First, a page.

New York Times August 11, 2000
Thomas Foran, 76, U.S. Attorney Who
Prosecuted Chicago Seven
By WOLFGANG SAXON
Thomas Aquinas Foran, a Chicago trial lawyer best known as the pugnacious
prosecutor in the Chicago Seven conspiracy case of 1969 and 1970, died on
Sunday at his home in suburban Lake Forest, Ill. He was 76.
The cause was cancer, his family said.
Mr. Foran was a senior partner in Foran & Schultz, the firm he founded in
1957. His name was one of the brightest in his city's legal profession, but
to the outside world it was inextricably linked to some leading characters
of a turbulent era.
There were Jerry Rubin, Rennie Davis and Abbie Hoffman, who took their
Vietnam War protests to the streets. There was William M. Kunstler, the
raspy-voiced defender of unpopular people and causes.
There was Judge Julius J. Hoffman, an equally combative presence on the
bench of Federal District Court.
And there was Mr. Foran, the United States attorney and doggedly determined
The seven defendants at the four-and-a-half-month trial stood accused of
inciting the riots that swirled around the Democratic National Convention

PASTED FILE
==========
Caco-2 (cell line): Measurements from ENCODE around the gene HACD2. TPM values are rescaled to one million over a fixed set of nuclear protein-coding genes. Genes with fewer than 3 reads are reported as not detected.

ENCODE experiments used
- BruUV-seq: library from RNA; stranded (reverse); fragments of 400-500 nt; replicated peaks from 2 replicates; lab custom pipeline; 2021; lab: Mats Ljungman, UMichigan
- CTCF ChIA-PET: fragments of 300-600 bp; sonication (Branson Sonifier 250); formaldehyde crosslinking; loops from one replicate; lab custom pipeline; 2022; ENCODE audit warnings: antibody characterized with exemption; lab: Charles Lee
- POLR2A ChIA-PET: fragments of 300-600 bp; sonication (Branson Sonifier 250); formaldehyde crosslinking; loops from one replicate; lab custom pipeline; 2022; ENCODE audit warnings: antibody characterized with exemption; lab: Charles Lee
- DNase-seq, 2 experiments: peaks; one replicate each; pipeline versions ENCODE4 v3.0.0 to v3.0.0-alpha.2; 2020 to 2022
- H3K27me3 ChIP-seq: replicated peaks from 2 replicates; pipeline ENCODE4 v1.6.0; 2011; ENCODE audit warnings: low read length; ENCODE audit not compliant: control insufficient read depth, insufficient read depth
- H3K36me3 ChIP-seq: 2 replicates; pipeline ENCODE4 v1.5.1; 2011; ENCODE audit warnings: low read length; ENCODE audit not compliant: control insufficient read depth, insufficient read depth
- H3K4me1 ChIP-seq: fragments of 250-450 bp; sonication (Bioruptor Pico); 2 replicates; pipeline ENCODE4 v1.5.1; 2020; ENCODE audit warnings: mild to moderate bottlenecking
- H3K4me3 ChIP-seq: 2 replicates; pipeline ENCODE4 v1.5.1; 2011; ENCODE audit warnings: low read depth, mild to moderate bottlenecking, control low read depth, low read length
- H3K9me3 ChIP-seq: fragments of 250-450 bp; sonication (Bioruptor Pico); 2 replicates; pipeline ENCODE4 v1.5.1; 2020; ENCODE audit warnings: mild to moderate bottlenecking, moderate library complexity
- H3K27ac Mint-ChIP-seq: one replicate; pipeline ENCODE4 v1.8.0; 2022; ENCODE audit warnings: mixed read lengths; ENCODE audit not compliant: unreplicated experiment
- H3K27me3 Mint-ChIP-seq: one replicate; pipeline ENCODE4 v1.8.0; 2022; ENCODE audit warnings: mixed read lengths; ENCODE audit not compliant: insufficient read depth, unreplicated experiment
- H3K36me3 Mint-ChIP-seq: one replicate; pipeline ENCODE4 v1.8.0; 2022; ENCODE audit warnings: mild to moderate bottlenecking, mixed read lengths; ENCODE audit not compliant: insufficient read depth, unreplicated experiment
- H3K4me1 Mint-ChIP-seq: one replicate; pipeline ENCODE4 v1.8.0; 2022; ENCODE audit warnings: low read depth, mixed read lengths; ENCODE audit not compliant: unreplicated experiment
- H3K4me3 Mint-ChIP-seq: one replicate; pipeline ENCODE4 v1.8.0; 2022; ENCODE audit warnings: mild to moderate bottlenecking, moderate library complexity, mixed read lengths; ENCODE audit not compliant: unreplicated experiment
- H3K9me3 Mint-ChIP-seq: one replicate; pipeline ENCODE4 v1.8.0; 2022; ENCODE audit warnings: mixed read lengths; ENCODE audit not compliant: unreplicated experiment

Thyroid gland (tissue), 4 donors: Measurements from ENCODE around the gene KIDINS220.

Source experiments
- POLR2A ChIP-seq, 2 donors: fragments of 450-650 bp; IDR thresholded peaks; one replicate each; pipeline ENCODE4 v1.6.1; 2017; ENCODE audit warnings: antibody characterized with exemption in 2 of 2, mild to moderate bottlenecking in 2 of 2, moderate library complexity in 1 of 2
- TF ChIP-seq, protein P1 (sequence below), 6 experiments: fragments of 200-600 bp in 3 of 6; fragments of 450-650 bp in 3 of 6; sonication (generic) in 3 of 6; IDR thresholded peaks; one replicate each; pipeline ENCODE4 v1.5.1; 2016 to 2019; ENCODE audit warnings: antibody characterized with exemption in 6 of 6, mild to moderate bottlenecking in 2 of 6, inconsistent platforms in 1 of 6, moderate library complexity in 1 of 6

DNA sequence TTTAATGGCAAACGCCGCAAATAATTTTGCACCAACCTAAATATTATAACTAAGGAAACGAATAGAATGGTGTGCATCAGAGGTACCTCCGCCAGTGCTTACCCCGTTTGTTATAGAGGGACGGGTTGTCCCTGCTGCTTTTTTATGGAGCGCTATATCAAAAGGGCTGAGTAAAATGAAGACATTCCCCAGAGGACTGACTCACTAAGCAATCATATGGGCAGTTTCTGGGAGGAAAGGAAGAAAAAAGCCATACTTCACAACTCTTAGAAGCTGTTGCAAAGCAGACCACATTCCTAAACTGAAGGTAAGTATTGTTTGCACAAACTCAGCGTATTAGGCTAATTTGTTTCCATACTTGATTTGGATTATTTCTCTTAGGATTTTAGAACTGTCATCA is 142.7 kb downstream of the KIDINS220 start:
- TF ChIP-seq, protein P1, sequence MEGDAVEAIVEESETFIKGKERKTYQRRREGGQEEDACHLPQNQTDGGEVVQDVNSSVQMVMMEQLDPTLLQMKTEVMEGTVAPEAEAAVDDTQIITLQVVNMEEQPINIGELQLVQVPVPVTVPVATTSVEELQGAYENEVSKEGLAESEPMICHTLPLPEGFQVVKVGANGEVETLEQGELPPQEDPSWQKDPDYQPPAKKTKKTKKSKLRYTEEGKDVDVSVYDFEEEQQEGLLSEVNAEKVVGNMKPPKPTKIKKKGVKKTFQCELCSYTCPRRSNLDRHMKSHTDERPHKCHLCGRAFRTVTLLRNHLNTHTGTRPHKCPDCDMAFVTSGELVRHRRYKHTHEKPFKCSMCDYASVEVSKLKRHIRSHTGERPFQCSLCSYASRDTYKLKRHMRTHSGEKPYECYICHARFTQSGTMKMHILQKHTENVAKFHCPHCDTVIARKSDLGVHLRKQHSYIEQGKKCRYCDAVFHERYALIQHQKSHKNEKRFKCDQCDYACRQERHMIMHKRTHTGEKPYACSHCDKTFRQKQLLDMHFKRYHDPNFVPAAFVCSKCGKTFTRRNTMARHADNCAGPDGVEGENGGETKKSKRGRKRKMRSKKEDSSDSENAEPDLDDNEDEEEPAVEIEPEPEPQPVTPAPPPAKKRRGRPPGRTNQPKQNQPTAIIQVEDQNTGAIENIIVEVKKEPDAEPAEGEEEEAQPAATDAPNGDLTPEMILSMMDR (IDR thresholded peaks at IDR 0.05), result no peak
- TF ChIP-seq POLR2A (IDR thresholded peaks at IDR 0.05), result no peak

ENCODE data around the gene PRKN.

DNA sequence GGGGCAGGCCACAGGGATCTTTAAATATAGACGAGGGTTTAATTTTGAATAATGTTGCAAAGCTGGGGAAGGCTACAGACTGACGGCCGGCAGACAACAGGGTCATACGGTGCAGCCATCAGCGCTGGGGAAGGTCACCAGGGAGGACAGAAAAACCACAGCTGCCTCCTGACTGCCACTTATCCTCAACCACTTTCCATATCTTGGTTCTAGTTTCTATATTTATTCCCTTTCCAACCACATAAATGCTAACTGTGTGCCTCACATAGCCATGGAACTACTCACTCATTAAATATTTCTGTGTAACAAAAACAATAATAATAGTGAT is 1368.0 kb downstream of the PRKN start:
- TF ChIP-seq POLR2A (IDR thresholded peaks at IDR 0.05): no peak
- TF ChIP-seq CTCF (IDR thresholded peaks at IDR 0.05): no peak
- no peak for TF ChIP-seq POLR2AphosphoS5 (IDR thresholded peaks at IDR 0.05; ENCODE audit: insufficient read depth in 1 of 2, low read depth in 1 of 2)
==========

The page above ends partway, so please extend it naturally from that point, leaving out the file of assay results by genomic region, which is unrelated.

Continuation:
Mr. Foran and his prosecuting team obtained convictions against five of
them David Dellinger, Tom Hayden, Mr. Rubin, Mr. Hoffman and Mr. Davis for
the lesser charge of crossing state lines with intent to incite a riot; two
defendants were acquitted, Lee Weiner and John R. Froines.
Judge Hoffman imposed prison sentences on the five, as well as on Mr.
Kunstler, whom he held in contempt. None of them served any time in prison
because an appeals court threw out the convictions and rebuked Judge
Hoffman for unseemly conduct in court and procedural errors.
Thomas Foran was born in Chicago. He interrupted his college education to
serve as a torpedo bomber pilot in the Pacific in World War II. After the
war, he graduated with a bachelor's degree in philosophy from Loyola
University and received his law degree at the University of Detroit in 1950.
In private practice, he established a solid reputation as an expert in
eminent domain law, representing the City of Chicago in major public works
projects. But he also acted as counsel for property owners.
As a United States attorney, from 1968 to 1970, he established a remarkable
conviction record in the fight against organized crime, successfully
prosecuting more than 150 people.
Mr. Foran is survived by his wife of nearly 50 years, Jean Burke Foran;
three sons, John, Edmund and Stephen; three daughters, Elizabeth Yore,
Julie Rebarchak and Regina Thibeau; a brother, Dr. John Foran; a sister,
Grace Szalinski; and 16 grandchildren.
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